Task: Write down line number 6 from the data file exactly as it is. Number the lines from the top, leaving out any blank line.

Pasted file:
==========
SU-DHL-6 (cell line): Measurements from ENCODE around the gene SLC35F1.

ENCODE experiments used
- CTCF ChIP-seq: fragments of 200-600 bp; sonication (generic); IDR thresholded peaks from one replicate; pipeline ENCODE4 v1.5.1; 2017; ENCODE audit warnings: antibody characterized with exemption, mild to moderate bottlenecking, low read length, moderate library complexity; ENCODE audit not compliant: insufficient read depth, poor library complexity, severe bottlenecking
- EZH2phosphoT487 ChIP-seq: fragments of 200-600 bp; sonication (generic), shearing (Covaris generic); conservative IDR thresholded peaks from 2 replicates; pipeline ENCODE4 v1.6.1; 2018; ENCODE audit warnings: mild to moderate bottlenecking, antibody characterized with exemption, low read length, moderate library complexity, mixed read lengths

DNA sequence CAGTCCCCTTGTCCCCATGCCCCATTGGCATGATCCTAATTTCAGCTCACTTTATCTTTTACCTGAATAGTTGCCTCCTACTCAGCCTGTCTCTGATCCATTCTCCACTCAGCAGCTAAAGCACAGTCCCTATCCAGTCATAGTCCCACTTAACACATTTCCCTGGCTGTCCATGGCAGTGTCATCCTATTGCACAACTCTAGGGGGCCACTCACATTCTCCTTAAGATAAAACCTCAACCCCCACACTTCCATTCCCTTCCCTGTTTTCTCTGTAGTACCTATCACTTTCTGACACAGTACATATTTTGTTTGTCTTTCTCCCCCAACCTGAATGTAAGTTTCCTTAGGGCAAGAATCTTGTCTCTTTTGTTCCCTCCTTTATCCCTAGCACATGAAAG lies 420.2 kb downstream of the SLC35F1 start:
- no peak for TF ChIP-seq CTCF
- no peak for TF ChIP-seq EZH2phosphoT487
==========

- no peak for TF ChIP-seq CTCF